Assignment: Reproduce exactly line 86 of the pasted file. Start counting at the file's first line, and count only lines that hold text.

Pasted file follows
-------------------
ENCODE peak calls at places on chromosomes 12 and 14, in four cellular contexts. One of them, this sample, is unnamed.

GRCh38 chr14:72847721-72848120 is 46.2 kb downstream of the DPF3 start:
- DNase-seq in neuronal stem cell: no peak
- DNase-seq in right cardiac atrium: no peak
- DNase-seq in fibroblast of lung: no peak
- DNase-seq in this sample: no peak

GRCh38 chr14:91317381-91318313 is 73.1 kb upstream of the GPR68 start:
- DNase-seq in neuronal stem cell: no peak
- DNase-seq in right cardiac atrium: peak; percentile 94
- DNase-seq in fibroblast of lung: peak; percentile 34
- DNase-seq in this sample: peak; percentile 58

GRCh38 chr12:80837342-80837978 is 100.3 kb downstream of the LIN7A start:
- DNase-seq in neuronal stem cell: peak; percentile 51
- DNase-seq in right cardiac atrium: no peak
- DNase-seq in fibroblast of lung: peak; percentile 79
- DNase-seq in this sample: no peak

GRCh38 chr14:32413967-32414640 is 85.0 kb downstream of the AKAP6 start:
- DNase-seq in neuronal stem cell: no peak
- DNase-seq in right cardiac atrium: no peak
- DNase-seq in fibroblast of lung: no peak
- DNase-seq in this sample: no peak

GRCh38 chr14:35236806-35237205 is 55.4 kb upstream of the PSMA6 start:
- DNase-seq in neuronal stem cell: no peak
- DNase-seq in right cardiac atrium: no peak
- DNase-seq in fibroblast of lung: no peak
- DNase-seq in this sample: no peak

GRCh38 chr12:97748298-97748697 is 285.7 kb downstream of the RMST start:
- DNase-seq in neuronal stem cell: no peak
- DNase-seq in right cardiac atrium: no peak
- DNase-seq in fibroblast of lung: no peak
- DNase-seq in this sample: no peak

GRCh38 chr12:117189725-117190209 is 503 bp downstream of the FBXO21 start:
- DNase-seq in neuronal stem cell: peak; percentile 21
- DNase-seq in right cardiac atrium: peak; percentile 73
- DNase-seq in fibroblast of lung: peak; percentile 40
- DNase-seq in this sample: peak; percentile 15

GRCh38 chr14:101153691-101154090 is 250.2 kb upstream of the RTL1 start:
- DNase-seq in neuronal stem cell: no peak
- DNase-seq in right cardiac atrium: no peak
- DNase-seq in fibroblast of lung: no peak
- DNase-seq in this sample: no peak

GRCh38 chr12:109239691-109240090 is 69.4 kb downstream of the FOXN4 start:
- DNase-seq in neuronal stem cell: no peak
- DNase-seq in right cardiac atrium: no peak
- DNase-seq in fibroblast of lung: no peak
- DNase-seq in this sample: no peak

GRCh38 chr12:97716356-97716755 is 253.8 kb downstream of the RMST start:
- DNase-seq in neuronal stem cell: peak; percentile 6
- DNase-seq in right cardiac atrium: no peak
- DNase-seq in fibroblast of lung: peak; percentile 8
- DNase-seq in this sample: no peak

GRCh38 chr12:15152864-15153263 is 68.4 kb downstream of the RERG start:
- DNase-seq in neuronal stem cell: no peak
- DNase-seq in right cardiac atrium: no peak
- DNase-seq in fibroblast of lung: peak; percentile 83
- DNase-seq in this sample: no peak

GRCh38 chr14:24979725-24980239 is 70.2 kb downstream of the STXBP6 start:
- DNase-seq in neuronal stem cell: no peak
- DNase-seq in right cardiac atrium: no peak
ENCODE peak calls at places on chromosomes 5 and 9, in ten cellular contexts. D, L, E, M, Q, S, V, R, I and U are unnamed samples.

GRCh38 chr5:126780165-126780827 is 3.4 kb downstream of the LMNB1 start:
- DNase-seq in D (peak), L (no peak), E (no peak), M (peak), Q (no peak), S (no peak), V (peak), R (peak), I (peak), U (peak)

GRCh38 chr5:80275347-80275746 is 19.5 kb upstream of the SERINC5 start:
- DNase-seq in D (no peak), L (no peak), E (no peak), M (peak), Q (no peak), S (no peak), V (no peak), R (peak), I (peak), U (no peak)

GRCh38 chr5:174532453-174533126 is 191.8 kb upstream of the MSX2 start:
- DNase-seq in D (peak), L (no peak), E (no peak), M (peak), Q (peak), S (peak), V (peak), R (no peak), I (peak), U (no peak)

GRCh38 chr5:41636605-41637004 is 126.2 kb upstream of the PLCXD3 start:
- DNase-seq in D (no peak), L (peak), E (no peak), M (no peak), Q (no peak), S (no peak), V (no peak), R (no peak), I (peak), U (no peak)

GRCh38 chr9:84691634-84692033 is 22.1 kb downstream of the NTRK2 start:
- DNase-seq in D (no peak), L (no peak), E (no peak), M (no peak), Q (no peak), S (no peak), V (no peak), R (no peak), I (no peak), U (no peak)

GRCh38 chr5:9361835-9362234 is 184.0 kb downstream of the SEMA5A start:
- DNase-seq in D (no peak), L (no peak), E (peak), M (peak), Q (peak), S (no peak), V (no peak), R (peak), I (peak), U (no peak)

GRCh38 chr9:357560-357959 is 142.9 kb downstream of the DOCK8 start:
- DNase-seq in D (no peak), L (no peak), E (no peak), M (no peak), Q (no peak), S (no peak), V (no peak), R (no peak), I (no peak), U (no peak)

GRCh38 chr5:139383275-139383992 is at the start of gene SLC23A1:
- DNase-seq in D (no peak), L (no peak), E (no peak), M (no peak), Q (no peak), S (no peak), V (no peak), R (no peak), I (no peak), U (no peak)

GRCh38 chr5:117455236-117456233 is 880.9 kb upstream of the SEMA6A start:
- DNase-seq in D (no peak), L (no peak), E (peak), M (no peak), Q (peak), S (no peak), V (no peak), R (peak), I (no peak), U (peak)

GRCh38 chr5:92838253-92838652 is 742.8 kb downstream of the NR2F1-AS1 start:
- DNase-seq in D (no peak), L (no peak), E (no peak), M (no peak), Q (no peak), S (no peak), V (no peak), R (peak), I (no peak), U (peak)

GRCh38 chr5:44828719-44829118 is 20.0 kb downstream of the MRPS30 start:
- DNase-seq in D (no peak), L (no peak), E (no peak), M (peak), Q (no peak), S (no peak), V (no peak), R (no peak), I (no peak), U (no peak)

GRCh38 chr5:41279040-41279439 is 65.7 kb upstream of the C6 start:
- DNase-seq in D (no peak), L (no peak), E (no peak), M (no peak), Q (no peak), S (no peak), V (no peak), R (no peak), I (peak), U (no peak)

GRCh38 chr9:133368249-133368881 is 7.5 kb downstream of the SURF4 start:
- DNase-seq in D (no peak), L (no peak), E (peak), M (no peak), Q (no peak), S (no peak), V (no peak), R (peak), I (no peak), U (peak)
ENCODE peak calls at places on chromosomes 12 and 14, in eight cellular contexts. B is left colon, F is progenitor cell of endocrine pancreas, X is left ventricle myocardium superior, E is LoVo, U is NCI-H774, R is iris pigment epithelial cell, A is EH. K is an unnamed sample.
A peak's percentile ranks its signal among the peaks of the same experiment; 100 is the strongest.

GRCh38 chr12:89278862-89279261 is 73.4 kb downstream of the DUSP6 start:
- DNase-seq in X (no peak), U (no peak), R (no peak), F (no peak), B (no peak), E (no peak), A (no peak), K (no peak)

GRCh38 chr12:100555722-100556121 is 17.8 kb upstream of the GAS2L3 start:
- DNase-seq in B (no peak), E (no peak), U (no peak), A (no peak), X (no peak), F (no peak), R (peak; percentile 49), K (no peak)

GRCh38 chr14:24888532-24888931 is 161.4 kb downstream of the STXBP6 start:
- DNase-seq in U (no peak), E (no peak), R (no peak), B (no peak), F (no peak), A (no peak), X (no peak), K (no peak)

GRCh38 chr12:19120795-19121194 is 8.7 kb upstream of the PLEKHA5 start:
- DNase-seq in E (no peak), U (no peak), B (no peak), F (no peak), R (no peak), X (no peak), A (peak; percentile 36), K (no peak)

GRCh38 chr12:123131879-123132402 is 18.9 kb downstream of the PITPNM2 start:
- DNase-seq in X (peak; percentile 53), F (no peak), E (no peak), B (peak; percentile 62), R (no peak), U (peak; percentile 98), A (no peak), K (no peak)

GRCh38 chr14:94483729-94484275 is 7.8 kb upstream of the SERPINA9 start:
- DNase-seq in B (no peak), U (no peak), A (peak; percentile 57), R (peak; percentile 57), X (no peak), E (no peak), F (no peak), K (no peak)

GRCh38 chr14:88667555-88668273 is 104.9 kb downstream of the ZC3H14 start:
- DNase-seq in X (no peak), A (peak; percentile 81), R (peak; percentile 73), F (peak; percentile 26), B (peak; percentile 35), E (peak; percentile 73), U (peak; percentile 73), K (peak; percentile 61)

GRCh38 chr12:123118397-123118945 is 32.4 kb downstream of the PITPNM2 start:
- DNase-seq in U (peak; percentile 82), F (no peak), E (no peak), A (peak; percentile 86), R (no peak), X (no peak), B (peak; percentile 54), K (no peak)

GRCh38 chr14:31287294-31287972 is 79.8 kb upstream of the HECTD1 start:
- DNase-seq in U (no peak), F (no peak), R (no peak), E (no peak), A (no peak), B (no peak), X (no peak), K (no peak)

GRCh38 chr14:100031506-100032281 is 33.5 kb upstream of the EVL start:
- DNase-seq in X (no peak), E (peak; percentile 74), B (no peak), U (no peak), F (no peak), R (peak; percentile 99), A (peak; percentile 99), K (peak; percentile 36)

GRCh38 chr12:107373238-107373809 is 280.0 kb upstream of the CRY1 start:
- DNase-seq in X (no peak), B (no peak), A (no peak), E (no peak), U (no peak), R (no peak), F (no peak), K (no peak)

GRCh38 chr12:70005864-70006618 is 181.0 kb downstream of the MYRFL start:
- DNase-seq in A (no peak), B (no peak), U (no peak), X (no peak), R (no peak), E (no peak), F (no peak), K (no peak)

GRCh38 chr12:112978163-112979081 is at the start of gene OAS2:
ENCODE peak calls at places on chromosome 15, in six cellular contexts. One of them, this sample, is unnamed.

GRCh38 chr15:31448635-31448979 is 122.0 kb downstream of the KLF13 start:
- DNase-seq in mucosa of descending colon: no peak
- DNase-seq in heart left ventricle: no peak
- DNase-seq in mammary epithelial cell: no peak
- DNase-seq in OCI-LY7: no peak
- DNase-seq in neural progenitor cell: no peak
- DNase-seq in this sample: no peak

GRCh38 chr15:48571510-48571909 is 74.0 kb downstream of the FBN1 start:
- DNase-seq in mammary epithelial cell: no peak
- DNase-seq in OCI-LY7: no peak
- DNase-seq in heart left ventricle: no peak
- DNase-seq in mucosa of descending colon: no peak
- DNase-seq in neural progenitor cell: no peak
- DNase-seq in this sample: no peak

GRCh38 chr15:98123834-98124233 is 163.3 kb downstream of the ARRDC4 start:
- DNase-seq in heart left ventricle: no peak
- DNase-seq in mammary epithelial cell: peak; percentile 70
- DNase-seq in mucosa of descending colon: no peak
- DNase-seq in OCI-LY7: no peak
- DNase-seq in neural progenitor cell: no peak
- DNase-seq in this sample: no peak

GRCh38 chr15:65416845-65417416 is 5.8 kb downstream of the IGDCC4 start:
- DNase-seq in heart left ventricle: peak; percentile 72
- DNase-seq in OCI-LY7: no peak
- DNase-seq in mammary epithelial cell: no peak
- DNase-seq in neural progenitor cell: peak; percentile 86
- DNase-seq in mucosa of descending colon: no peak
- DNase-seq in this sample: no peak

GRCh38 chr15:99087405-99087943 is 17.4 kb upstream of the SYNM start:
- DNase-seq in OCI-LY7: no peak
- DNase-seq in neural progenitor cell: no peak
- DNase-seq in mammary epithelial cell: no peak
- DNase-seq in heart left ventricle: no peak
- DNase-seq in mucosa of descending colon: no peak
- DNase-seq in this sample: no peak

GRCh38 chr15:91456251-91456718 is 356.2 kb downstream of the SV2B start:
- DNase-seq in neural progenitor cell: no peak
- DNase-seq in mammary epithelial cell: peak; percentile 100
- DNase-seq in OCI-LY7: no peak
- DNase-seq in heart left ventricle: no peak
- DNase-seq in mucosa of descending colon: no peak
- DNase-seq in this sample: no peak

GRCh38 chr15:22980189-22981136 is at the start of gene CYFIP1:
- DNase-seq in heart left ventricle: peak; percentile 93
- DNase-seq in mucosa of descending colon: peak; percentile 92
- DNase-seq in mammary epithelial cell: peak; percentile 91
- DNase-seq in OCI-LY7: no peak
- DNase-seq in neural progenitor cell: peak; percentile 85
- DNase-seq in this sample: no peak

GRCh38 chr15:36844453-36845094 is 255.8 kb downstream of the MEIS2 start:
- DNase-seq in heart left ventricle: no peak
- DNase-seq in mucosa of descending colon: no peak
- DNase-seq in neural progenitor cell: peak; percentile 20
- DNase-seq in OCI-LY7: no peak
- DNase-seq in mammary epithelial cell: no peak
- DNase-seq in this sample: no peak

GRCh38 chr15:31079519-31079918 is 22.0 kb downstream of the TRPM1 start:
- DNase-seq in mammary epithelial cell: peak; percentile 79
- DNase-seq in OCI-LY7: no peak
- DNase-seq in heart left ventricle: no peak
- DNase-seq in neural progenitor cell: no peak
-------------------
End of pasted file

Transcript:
- DNase-seq in D (no peak), L (no peak), E (peak), M (no peak), Q (no peak), S (no peak), V (no peak), R (peak), I (no peak), U (peak)